Two years after the Pentagon introduced a package of acquisition improvement directives to the vast community of professionals who buy products and services for the Defense Department, some of the key tenets have taken hold and produced real results. Others have proved unproductive, according to the Pentagon’s top acquisition official.
Frank Kendall, the undersecretary of Defense for acquisition, technology and logistics, in a wide-ranging interview on progress made through the department’s Better Buying Power initiative, told Federal News Radio that concepts such as “should cost” management and affordability caps have made a genuine difference in getting more value from the Pentagon’s contracting budget.
But among the two dozen areas DoD targeted in its 2010 Better Buying Power guidance, elements exist that haven’t worked precisely as planned. Some will be abandoned and others will be revamped in a 2.0 version of the guidance due for release sometime in the next month, Kendall said.
Why the DoD acquisition process was rated More Progress Needed
Reason #1: Better Buying Power Initiative introduced
Reason #2: DoD sets affordability caps for individual programs so cost and schedule are fixed and the requirements meet those variables
Reason #3: DoD still faces struggles on path toward ‘better buying power’
(More primary source material available on The Obama Impact Resource Page)
For these and other reasons, Federal News Radio has rated the Obama administration as more progress needed in delivering on expectations for support of federal employees. The rating is part of our special week-long multimedia series, The Obama Impact: Evaluating the Last Four Years.
“The whole idea of Better Buying Power was to implement a philosophy of continuous improvement. We made a number of attempts to get better results out of the acquisition system, and they were policies we thought had a lot of merit. We’ve had some successes, we’ve had a few things we didn’t get the implementation quite right on, and we’ve had a few things we probably could drop.”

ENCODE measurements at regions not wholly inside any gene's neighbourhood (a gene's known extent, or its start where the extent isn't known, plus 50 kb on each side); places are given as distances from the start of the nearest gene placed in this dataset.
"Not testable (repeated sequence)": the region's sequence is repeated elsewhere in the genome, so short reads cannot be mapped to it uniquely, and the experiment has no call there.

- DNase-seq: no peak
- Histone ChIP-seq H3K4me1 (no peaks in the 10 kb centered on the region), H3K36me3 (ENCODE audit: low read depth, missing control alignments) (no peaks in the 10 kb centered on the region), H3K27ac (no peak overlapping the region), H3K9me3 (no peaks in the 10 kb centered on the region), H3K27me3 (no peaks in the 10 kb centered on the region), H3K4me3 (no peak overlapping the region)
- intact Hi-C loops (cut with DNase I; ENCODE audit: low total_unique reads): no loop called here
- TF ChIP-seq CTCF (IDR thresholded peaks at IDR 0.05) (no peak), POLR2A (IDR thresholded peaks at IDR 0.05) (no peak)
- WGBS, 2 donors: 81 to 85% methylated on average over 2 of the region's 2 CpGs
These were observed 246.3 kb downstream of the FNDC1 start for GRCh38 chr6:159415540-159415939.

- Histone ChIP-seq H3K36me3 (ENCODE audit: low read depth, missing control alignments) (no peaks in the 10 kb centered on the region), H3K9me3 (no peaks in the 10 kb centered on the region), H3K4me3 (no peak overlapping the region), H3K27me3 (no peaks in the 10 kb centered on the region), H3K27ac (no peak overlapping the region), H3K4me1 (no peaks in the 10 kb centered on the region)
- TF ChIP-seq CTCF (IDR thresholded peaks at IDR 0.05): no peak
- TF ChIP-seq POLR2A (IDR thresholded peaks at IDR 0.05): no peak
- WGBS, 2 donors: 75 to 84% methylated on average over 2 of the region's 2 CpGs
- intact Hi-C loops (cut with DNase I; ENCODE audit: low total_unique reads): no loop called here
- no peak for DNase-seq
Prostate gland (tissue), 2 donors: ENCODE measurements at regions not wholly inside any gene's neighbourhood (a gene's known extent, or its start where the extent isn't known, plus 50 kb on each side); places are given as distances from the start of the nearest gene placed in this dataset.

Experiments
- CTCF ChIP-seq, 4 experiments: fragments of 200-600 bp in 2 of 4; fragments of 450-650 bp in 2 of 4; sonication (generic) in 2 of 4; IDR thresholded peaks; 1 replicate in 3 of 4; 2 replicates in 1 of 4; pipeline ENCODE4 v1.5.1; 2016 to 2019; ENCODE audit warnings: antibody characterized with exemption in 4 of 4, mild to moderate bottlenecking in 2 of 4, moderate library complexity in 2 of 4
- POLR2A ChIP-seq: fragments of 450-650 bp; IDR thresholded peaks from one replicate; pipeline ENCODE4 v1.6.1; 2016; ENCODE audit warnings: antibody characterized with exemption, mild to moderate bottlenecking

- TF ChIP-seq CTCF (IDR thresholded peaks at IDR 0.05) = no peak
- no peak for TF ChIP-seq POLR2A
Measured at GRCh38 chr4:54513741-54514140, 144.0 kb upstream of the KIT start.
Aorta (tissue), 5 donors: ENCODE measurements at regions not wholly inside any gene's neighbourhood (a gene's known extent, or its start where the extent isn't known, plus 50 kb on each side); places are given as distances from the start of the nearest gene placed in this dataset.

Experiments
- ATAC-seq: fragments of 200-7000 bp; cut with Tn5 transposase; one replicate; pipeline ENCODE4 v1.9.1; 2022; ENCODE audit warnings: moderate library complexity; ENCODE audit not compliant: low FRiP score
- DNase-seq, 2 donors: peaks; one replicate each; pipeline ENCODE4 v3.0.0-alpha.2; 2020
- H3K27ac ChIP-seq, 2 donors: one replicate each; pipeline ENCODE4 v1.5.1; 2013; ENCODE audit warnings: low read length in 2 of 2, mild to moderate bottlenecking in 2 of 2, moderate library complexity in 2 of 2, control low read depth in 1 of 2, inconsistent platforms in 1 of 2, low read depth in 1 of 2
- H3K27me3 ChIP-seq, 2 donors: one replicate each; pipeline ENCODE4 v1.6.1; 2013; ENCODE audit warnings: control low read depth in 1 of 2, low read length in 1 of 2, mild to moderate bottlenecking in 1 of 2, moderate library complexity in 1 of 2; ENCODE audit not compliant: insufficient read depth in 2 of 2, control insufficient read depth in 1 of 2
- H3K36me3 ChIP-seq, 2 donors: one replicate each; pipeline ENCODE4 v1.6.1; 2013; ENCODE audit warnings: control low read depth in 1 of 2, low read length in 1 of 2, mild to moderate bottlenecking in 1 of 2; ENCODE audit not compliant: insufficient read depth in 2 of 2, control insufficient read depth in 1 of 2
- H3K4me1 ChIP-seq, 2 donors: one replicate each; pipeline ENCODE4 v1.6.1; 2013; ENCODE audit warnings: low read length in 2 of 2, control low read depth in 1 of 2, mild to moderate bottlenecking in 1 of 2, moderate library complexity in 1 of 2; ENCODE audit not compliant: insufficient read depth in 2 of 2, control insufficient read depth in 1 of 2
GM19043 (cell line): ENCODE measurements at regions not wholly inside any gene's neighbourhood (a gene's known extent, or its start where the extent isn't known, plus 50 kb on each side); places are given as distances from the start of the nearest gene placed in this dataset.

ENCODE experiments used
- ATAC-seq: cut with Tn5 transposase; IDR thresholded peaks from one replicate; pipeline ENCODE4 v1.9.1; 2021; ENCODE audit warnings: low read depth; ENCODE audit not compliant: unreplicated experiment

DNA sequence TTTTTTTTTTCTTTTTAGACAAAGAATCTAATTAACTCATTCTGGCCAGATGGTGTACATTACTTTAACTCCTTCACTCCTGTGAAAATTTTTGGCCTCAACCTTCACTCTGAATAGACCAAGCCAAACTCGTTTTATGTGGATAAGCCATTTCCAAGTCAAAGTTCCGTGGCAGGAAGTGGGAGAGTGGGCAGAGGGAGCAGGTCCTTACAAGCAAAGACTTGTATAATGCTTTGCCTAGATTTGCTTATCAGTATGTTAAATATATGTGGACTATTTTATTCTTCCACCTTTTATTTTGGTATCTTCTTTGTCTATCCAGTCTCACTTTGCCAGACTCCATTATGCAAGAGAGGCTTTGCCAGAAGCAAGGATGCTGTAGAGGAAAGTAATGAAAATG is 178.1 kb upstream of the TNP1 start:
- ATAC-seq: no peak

The changes Kendall intends to make will include a more refined view of the department’s push toward fixed-price incentive fee contracts, a vehicle the Pentagon thought was underutilized when the 2010 guidance was first drafted.
“We were concerned at the time that there might be an overreaction to that, and it turned out we were right,” he said. “A lot of (contracting officers) leapt onto that as the schoolhouse solution because they thought it was the approved type of contract. But we always wanted people to think carefully about the right kind of contract to use in any given situation. We have a range of contract types for a very good reason. We have a lot of different types of situations. So we’re going to moderate our guidance a little bit on that.”
Additionally, Kendall said, plans to implement a preferred supplier program across the Defense Department have gone back to the drawing board.
Under a pilot program the Navy was testing at the time, after firms had won a contract, they could get favorable treatment with regard to special award fees and other considerations if they had shown a consistent record of “delivering quality products and services, robust subcontracting management, cost containment, and on-time delivery.”
Applying the original Navy concept to the rest of the Defense Department proved unworkable, Kendall said.